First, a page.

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The coupled dynamics of human socio-economic choice and lake water system: the interaction of two sources of nonlinearity

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Abstract

We study a mathematical model for the coupled dynamics of human socio-economic choice and lake water system. In the model, many players choose one of the two options: a cooperative and costly option with low phosphorus discharge, and an economical option with high phosphorus discharge. The choice is affected by an economic cost, a social concern about water pollution, and a conformist tendency. The pollution level in the lake is determined by total phosphorus discharge by the players, the sedimentation and the outflow of phosphorus, and the recycling of phosphorus from the sediment. The model has two sources of nonlinearity: the cooperation level tends to be bistable due to conformist tendency of people (social hysteresis) and pollution level tends to be bistable because phosphorus recycling occurs faster in more eutrophic lakes (ecological hysteresis). The combination of these two sources may cause multiple stable equilibria or oscillations with a long periodicity. Small economic cost and strong social concern about pollution level can decrease the pollution level, but may not be very effective in enhancing the cooperation level. In contrast, strong conformist tendency produces a stable state with a high cooperation level and a low pollution level. We discuss implications of these results to the water quality management.

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Acknowledgments

This work was supported by the Environmental Technology Development Fund “Study of new evaluation and management method, for the restoration project of healthy lake ecosystems,” (PI is Dr. Noriko Takamura, at NIES, Japan), and also by Grants-in-Aids from JSPS to Y.I. We thank the following people for their very helpful discussion: U. Dieckmann, A. Satake, N. Takamura, and H. Yokomizo.

Author information

Correspondence to Yukari Suzuki.

Appendix

Appendix

Response to additional increase in recycling rate

The water pollution level can be lowered by a small difference of economic cost c or a large social concern κ, as well as by enhanced conformist tendency ξ. However, human activity may change parameter values in the dynamics of the pollution level in the lake. For example, water level control and bank protection works can modify the rate of limnological process, such as the recycling rate r. Then, we may ask which equilibrium is robust to additional nutrient load, such as a further enhancement of phosphorus recycling rate r.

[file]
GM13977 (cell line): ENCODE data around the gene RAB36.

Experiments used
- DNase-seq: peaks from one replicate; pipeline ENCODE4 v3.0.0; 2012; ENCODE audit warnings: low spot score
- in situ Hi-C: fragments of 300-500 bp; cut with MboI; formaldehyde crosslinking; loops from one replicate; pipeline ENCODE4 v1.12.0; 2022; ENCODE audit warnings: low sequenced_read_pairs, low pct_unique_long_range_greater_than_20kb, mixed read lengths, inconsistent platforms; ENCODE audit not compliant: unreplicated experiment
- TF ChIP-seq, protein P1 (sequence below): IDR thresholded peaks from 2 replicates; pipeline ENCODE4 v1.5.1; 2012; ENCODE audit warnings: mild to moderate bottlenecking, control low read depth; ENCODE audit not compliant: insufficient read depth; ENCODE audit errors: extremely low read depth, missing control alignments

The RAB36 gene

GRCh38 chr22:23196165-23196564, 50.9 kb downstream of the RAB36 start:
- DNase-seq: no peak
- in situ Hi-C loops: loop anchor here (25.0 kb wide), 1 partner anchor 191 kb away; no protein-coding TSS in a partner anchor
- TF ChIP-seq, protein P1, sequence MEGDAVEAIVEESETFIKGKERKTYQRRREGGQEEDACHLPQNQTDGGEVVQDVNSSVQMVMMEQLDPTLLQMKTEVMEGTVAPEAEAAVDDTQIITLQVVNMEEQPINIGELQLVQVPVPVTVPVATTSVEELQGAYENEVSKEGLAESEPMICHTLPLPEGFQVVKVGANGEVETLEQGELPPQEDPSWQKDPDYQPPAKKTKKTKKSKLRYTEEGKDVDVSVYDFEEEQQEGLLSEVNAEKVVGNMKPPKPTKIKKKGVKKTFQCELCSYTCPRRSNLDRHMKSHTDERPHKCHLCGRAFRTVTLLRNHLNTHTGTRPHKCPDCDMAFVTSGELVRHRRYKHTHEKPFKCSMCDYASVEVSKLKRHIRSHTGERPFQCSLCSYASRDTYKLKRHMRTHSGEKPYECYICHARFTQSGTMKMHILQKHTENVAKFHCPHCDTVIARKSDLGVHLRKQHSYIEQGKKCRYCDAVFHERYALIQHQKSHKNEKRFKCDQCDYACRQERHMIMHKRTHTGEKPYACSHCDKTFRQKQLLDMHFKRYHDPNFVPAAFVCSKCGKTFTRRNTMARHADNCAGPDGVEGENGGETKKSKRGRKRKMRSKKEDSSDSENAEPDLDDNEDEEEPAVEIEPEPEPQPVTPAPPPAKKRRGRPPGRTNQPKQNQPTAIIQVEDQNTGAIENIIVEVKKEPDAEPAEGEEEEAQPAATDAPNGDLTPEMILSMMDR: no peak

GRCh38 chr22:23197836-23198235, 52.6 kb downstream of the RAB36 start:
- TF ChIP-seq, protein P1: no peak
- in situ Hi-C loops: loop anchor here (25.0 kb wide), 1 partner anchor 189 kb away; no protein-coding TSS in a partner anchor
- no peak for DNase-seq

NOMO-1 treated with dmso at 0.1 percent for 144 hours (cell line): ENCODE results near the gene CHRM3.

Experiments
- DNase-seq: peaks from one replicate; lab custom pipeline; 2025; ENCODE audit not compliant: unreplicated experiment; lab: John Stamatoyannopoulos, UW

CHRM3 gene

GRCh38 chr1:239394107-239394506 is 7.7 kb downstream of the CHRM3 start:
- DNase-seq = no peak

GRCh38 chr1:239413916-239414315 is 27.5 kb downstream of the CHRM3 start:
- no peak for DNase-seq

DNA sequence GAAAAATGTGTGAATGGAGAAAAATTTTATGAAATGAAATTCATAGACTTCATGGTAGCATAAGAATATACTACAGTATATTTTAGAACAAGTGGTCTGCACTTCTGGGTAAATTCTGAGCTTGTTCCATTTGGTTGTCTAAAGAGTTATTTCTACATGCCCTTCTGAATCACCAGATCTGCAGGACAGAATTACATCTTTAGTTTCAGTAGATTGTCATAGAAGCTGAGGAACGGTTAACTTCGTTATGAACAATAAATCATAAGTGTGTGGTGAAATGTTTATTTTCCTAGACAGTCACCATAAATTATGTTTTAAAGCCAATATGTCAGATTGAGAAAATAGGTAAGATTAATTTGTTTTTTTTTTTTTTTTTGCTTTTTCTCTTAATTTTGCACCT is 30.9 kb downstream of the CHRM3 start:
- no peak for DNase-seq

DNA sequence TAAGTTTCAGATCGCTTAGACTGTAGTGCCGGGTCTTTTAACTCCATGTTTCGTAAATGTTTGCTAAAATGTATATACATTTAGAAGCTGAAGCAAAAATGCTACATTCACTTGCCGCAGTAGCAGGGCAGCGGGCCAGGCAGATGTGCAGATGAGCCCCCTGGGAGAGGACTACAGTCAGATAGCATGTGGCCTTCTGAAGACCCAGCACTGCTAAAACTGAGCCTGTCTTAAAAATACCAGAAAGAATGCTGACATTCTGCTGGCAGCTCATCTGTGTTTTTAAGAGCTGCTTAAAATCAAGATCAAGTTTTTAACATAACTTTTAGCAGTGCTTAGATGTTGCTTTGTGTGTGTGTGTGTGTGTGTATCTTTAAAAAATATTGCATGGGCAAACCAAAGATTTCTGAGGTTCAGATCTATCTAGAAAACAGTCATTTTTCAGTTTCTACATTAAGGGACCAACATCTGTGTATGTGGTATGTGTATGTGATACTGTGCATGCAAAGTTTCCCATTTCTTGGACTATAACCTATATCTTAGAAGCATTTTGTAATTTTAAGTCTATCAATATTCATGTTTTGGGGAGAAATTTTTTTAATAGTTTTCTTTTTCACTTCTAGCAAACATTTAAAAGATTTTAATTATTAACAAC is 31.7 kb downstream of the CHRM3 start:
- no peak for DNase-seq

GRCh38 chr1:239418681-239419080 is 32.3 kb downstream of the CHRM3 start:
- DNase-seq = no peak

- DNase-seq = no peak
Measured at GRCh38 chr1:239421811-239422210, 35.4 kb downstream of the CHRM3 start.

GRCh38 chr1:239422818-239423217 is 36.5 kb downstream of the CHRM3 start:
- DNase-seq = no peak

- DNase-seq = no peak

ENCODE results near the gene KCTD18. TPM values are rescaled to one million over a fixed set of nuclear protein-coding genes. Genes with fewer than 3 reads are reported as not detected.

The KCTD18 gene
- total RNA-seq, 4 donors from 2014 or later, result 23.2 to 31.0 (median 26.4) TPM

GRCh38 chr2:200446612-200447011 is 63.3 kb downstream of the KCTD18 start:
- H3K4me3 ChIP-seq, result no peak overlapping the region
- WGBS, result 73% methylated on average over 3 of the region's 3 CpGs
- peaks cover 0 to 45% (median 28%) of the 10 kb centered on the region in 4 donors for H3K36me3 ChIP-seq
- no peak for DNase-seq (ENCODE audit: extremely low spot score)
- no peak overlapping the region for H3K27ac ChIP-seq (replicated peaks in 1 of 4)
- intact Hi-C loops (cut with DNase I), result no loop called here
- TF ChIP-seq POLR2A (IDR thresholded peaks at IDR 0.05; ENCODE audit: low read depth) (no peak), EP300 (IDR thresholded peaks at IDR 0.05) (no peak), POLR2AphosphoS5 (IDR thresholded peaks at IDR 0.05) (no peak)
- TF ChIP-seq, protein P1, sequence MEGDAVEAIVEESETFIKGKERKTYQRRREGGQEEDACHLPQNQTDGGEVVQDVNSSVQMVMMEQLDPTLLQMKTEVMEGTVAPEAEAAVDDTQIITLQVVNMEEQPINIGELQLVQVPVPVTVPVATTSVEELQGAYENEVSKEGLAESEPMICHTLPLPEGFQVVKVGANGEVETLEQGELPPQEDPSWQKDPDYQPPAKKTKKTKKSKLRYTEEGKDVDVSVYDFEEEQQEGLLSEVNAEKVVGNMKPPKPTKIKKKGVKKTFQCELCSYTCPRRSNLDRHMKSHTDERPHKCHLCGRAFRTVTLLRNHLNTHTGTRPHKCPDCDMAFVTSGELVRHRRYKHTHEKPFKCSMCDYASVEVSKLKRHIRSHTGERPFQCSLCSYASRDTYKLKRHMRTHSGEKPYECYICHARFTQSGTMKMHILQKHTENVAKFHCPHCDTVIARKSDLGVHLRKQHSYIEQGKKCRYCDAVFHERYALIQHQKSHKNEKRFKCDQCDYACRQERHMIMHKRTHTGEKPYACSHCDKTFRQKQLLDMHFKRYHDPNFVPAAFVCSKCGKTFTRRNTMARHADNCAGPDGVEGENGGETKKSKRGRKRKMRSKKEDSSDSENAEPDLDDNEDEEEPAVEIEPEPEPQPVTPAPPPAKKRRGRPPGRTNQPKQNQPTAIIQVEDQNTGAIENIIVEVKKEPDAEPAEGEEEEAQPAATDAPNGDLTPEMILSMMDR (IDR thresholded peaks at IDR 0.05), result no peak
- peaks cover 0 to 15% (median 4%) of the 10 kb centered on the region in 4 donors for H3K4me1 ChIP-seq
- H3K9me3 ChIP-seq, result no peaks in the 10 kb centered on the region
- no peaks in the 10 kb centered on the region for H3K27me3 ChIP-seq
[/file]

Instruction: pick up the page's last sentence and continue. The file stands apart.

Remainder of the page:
Figure 8a and b illustrates that strong conformist tendency ξ makes the lake system robust to a further change of the recycling rate r. The isoclines for the pollution level are illustrated by broken line (r = 0.9) and bold broken line (r = 1), and the isoclines for the cooperation level are illustrated by solid line (ξ = 2) and bold solid line (ξ = 4). When = 0.9 (I, broken line) and ξ = 2 (II, solid line), there is an unstable equilibrium A. When ξ increases to 4 (III, bold solid line), two stable equilibria (B, C) emerge. Fig. 8b shows the change of dynamics when ξ changes from 2 to 4 at time 1,000 (indicated by solid arrow), and r changes from 0.9 to 1 at time 2,000 (open allow). The cooperation level and the pollution level reach equilibrium C because the domain of attraction of equilibrium B is very small. The stable equilibrium C does not change when r changes to 1 (IV, bold broken line). The equilibrium of high cooperation level and low pollution level is robust to a further change of r (Fig. 8b).

Fig. 8
figure8

Response to additional increase in recycling r. a The isocline for the pollution level (broken line, bold broken line) and the isocline for the cooperation level (solid line, bold solid line). Isoclines with r = 0.9 (I, broken line), ξ = 2 (II, solid line), ξ = 4 (III, bold solid line), and r = 1 (IV, bold broken line). b The change of dynamics when ξ changes from 2 to 4 at time 1,000 (indicated by solid arrow), and r changes from 0.9 to 1 at time 2,000 (open arrow). c Isoclines with c = 8 (II, solid line), and c = 5.5 (III, bold solid line). The others are the same as in a. d The change of dynamics in the case of c. e Isoclines with c = 4 (III, bold solid line). The others are the same as in c. f The change of dynamics in the case of e. The standard set of parameters are: s = 0.01, γ = 2, c = 8, ξ = 2, κ = 1.6, α = 0.5, p H = 0.12, p L = 0.01, m = 1, and q = 2

In contrast, mildly reduced c cannot keep the pollution level low (Fig. 8c, d). When c is reduced from = 8.0 (II) to = 5.5 (III), cooperation level and pollution level reach stable equilibrium B of low pollution level and low cooperation level. However, increase of r (IV) arises stable equilibrium C of high pollution level. When r increases, the cooperation level and the pollution level jump from B to C (Fig. 8d). The equilibrium of low pollution level by mildly increased κ shows a similar response of the case of mildly reduced c.

A very large reduction of c or a very large enhance of κ can arise robust equilibrium B against the increase of r (Fig. 8e, f), but ξ seems to increase the cooperation level more than c and κ (Fig. 6). Hence, we consider that a greater conformist tendency ξ is more effective in restricting regime shift by additional recycling rate r than reduced c or enhanced κ.

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Suzuki, Y., Iwasa, Y. The coupled dynamics of human socio-economic choice and lake water system: the interaction of two sources of nonlinearity. Ecol Res 24, 479–489 (2009). https://doi.org/10.1007/s11284-008-0548-3

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Keywords

  • Regime shift
  • Eutrophication
  • Social dilemma
  • Social pressure